And then her friends, oh her friends. According to Debra, M is one popular kid in the class these days. The other girls compete to do their “work” (this means activities in Montessori-world) with M, which sometimes results in arguments and chaos. Unsurprisingly (to me), being social is the most important thing to my little girl. She can work independently for 10-15 minutes at a time, but much prefers to work with a friend or friends. She has a few super special friends, and she loves knowing that she’s going to see them and play with the every day. She knows the names of every kid in the class, all 22 of them, and recites them all the time. Debra says that a lot of the kids don’t know more than just a few names, but M is so social that it makes sense that she is keeping her address book filled out and up to date! Today at her Christmas concert I got to see just how close she is with her friends, and just how happy she is when she is at her school.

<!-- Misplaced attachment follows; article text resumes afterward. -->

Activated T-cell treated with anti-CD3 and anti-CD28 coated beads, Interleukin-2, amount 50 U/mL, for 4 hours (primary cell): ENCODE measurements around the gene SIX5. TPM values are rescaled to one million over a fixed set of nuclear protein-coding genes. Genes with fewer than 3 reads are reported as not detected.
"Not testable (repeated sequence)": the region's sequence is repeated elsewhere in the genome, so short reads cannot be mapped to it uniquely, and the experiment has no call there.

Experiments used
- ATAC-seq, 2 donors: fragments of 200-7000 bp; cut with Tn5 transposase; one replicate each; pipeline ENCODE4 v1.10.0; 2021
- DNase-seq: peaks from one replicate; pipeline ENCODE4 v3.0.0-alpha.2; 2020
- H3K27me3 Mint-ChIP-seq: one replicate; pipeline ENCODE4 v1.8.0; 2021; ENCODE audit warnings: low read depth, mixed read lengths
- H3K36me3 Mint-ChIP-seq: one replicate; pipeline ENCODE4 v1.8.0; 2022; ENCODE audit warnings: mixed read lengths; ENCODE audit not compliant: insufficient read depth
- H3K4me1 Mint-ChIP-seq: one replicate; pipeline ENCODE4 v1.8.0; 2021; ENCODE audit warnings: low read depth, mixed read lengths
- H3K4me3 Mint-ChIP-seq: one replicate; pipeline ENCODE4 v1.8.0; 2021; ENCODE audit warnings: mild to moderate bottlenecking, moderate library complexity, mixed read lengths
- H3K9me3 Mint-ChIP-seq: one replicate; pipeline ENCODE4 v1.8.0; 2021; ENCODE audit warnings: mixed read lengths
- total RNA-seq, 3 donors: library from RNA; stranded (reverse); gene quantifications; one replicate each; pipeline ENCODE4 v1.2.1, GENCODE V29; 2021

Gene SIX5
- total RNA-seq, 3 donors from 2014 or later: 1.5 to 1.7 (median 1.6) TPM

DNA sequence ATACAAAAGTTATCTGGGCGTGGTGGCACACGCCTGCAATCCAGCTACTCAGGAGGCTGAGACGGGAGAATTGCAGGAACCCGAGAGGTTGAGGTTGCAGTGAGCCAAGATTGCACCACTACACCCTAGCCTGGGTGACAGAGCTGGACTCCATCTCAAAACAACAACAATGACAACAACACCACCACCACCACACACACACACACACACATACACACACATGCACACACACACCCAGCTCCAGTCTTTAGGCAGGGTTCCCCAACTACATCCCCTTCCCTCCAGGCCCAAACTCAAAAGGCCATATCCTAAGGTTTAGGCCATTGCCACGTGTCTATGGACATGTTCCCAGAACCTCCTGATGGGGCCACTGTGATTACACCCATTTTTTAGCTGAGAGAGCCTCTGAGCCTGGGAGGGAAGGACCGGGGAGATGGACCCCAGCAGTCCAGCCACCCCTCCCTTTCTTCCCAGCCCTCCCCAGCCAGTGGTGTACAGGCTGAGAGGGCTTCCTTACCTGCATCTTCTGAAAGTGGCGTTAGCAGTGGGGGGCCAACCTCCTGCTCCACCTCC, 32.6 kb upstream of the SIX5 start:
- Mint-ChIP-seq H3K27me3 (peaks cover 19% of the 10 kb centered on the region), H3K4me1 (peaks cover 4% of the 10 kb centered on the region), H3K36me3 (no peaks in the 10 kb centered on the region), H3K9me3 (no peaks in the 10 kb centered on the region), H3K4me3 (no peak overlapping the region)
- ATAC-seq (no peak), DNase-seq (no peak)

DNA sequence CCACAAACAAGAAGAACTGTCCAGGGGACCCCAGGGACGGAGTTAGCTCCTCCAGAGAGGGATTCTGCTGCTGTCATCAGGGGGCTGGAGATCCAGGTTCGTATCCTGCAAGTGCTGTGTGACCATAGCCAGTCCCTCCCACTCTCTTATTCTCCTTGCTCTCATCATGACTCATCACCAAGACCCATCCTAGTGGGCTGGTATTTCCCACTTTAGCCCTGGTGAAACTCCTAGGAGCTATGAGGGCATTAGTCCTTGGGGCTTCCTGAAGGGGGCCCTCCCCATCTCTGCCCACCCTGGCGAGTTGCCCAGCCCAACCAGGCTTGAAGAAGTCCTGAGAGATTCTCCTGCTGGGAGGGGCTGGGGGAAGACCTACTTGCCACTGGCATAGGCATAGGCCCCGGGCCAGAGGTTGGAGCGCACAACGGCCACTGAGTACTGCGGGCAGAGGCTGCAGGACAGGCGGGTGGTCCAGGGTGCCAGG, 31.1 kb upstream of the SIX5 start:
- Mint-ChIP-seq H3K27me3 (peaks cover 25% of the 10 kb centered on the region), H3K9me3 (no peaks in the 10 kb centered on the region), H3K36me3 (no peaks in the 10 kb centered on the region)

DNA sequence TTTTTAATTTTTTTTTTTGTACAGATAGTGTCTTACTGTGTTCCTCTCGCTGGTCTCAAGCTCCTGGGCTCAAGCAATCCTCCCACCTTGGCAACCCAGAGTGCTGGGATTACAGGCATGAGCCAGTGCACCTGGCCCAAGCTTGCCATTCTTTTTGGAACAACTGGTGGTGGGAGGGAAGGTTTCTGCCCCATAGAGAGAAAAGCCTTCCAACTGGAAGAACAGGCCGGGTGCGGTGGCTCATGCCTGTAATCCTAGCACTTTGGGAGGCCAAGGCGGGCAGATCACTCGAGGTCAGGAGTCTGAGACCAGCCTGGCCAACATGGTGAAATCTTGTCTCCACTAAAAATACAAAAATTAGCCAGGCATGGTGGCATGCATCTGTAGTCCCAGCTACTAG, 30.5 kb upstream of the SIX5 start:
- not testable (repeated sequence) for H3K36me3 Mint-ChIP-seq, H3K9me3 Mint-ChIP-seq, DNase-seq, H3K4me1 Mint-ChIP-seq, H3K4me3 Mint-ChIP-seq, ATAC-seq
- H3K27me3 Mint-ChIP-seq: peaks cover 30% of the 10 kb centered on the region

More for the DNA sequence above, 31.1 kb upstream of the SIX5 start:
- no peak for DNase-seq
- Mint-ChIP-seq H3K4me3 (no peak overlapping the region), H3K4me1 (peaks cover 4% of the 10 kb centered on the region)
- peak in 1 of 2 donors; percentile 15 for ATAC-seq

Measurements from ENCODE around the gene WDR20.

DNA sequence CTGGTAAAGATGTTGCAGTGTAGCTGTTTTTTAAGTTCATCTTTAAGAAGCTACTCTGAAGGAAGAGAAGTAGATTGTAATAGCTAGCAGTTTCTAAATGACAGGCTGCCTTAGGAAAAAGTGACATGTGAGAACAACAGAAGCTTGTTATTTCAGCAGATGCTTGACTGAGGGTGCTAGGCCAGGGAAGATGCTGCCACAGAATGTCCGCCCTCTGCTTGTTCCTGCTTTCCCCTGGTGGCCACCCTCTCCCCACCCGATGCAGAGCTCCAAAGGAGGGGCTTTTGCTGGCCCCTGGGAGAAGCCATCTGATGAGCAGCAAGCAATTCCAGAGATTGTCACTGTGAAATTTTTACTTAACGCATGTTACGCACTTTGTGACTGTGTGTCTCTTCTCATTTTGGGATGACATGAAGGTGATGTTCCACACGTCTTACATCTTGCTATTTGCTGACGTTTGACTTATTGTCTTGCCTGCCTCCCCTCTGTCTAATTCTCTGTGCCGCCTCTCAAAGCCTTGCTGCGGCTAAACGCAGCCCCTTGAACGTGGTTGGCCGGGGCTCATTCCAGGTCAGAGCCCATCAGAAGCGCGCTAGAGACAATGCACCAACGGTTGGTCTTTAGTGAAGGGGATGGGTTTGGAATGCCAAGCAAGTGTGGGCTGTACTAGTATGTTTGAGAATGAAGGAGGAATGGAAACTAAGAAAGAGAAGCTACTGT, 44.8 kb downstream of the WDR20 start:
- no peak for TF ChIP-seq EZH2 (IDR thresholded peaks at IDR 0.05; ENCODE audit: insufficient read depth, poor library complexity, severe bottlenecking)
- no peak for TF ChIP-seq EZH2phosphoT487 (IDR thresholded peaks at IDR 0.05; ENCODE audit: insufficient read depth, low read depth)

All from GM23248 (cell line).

I’m finally getting to know some of the other parents as well. I have given out my phone number to one of M’s BFFs’ mom, and now another one has invited her over for Christmas eve day to play (I’m working overtime that day). Another of her friends has a mom who recently lost a baby, so we have been meeting for coffee every so often, and she even joined me on the Remembrance Walk this fall.

After the glowing reviews from her teacher, who had only wonderful things to say about M’s ability to focus, concentrate, listen, socialize, and her progress with reading, writing, and numbers, and after seeing her joy and how happy she is at her current school, well you can bet I’m sitting here wondering how I could be taking her out. HOW CAN I BE TAKING HER OUT??? Technically she could stay in this class another two years (it goes through age 6) and any decent mom would keep her there, where she is loved and supported so thoroughly!

The plan has always been to come back to Michigan after my San Francisco contract is up in April. I will return M  to her wonderful classroom for the last 6 weeks of school and hopefully have play dates with her school friends over the summer. Everything depends on whether or not I can get a travel contract in Michigan and what the take home pay will be. It needs to be $1300 or higher per week after taxes (I’d prefer $1500 to $1700) for me to bank at least $1000 more per month than I make at my permanent staff job, and that includes a second “travel home” rent and expenses. So… it’s doable.